How a ‘Mind‑Altering’ Parasite Makes People Seem More Sexually Appealing
Scientists have found the newest “beauty secret” — in a discovery that sounds like an April Fools’ Day joke at best, and proof that we’re hurtling toward a dystopian and likely apocalyptic future at worst. A new study, published in PeerJ, suggests that people infected by a specific parasite can appear more “attractive” and “healthier-looking” than their non-infected counterparts.
Toxoplasma gondii, the microscopic invader behind this, is already deemed the “most successful parasite in the world.” Although its existence was just discovered a little over 100 years ago, it is known to infect up to 50% of the human population — although many remain asymptomatic of its presence in their bodies. But among children or immunocompromised adults, the parasite can cause flu-like symptoms and blurred vision.
The “brain-dwelling” parasite is often carried by cats and has also been linked to neurological disorders like schizophrenia, in the past — but no causation was established. The scientists conducted the study to gain a better understanding and deeper insights into the unexplored effects of the parasite.
In 2011, a similar experiment was performed with rats too; the findings were the same as those of the present study. Non-infected female rats found infected male ones more sexually attractive than their non-infected counterparts. The female rats were more likely to pick infected males for sexual engagements too.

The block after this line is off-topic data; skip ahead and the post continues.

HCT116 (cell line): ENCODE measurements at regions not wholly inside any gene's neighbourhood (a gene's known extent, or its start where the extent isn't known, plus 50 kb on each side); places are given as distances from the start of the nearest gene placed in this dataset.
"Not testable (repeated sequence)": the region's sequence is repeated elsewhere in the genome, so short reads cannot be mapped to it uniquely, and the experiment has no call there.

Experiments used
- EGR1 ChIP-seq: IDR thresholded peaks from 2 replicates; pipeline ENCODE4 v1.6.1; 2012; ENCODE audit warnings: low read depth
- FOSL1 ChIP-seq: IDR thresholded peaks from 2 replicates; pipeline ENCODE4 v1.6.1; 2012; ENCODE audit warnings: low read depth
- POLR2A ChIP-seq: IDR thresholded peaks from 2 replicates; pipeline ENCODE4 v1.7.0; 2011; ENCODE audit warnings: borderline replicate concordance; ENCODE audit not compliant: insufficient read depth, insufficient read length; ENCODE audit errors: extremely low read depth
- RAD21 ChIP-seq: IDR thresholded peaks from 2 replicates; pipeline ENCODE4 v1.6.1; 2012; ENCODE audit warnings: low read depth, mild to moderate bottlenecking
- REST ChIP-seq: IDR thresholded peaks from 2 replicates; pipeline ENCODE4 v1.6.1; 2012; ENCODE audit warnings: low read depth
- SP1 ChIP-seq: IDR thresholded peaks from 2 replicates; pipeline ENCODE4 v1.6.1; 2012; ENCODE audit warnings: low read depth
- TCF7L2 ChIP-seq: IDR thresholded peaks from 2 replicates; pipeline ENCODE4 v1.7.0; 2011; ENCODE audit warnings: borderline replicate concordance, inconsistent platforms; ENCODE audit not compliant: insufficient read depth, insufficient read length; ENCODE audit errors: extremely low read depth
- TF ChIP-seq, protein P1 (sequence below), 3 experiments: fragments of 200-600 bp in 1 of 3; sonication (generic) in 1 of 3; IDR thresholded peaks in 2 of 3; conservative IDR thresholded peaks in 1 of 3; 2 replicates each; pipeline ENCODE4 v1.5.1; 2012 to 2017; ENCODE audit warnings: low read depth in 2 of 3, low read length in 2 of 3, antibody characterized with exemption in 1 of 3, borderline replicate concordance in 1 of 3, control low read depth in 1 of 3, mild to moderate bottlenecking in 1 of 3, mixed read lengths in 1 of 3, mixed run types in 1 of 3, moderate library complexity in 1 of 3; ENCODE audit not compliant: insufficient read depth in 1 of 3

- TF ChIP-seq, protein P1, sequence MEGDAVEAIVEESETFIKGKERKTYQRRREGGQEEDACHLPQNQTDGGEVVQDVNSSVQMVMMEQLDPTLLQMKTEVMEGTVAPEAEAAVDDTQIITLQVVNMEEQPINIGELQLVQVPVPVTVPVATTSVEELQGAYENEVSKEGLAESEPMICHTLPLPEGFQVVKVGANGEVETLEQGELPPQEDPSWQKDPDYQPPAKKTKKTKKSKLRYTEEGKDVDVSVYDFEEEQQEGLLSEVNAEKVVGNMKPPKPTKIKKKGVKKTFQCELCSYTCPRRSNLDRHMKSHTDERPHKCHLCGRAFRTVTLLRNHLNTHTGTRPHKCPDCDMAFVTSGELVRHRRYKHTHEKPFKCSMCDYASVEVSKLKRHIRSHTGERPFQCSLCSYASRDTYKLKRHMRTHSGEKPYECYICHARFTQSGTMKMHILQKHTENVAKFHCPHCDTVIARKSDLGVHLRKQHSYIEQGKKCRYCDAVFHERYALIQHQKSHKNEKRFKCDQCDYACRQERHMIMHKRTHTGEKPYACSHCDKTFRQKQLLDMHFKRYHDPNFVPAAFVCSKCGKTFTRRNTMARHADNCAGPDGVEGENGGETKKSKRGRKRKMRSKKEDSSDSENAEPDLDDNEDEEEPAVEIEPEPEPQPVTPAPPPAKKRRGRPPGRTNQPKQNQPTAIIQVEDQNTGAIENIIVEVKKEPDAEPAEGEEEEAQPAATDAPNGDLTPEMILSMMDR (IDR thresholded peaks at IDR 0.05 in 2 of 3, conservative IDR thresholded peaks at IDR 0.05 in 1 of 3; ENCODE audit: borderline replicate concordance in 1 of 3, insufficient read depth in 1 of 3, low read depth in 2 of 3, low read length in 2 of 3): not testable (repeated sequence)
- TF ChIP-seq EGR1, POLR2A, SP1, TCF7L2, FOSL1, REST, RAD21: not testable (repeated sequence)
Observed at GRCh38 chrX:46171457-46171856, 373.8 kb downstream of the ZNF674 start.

As bizarre as the phenomenon sounds, evolutionary biology might be able to help us make sense of it.
Related on The Swaddle:
“Some sexually transmitted parasites, such as T. gondii, may produce changes in the appearance and behavior of the human host, either as a by-product of the infection or as the result of the manipulation of the parasite to increase its spread to new hosts,” the authors noted. In other words, the parasite might boost their hosts’ metabolic processes and alter their hormone levels so they attract more sexual partners — allowing the parasite to spread further and infect more people.
To some extent, this explanation makes sense. Infected women were found to have a lower BMI; considered conventionally attractive, a lower BMI could indicate better metabolism. Added to that, infected men are known to have higher testosterone levels, which could suggest a hormonal alteration. It’s also possible, though, that “men with higher levels of testosterone could be more likely to become infected by the parasite in the first place, through greater levels of risk-taking behavior associated with the hormone,” wrote Peter Dockrill, a science and technology journalist.
But at the end of the day, these are merely hypotheses to explain what purpose it might serve a parasite to make its hosts look more attractive. Further research would be the next step to not just verify the hypotheses, but also understand the underlying biological processes involved in the execution of this “beauty makeover.”
For all we know, though, the findings of future studies on T. gondii might yield even more curious results. As Dockrill notes, perhaps, we’ll even find out the parasite isn’t our enemy at all — marking the realization of a symbiotic, inter-species relationship between us.
The researchers appear to be keeping their minds open too. “It is possible that the apparently non-pathological and potentially beneficial interactions between T. gondii and some of its intermediate hosts, such as rats and humans, are the result of co-evolutionary strategies that benefit, or at least do not harm, the fitness of both the parasite and the host,” they noted.